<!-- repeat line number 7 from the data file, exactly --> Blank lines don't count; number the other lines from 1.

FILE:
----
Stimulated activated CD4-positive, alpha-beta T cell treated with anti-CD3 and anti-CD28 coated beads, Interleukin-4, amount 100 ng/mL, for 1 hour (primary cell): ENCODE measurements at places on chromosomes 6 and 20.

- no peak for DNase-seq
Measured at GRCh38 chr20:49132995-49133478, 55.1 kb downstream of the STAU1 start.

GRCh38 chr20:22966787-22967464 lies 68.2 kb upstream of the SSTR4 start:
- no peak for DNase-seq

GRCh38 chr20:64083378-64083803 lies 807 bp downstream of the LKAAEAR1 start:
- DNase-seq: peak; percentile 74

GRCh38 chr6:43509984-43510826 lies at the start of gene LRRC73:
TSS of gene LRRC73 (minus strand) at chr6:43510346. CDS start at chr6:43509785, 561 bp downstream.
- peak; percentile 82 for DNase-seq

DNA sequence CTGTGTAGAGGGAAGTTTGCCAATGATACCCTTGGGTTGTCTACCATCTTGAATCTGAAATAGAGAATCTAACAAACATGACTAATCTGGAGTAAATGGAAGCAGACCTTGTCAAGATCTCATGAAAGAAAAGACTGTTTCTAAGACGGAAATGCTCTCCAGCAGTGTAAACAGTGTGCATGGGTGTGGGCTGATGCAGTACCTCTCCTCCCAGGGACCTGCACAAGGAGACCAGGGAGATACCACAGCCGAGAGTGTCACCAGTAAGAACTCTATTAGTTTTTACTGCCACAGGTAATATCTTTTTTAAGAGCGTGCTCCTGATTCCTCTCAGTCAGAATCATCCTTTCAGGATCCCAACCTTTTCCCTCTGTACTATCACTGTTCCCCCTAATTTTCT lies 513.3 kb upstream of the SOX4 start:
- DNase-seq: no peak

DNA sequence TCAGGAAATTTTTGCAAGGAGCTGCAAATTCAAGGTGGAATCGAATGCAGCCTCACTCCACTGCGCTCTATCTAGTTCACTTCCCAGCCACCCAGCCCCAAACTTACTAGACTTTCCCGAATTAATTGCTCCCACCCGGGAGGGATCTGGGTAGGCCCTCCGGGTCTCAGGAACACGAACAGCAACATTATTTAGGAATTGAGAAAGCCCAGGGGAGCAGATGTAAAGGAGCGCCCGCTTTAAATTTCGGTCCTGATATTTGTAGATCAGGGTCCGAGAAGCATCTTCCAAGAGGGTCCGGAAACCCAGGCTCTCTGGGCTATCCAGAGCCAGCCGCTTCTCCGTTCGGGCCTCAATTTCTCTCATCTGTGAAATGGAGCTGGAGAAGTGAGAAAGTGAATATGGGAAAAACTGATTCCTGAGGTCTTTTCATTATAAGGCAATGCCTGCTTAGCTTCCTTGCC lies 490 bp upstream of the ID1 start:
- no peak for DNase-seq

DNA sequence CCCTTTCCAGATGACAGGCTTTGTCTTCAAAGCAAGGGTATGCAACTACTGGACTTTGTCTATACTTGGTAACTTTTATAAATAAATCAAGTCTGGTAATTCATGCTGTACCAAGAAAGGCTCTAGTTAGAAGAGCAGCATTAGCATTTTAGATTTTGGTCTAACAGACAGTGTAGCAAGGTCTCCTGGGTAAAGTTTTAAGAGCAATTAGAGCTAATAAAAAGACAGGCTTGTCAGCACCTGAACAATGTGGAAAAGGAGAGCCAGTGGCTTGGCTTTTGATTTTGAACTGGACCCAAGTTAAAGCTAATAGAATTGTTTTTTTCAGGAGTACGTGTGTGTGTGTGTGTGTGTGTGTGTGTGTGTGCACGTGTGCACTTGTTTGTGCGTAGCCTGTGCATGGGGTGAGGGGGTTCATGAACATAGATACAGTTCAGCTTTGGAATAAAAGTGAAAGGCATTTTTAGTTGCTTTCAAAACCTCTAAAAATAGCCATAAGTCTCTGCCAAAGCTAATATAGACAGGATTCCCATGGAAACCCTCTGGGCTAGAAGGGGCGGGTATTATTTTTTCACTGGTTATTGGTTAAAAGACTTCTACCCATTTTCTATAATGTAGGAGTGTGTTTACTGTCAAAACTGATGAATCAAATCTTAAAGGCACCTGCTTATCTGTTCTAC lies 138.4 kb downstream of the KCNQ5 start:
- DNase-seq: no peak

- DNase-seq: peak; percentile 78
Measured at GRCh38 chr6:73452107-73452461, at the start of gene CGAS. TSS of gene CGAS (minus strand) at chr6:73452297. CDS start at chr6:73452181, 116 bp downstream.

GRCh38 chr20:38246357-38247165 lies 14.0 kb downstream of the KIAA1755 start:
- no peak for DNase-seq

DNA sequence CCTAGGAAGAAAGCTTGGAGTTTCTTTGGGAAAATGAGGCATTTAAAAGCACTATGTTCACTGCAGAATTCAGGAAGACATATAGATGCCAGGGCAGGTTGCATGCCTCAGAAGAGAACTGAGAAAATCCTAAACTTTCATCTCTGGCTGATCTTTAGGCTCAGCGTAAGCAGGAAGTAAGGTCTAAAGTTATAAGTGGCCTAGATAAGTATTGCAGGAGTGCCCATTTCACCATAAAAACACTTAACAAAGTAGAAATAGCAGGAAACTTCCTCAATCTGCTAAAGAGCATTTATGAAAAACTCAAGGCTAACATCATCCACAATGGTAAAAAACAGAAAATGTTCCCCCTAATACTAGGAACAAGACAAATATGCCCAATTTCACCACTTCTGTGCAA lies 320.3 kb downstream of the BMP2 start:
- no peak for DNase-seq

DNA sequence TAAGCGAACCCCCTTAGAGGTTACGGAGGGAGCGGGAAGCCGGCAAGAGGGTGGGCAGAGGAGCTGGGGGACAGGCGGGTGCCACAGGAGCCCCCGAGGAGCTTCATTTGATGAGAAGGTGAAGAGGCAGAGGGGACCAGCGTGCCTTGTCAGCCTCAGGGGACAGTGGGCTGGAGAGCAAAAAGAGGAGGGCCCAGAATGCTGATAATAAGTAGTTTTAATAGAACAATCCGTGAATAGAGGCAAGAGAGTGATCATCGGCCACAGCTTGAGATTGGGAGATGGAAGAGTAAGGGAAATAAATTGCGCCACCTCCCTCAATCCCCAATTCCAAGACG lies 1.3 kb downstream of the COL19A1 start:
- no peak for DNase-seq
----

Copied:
- DNase-seq: peak; percentile 74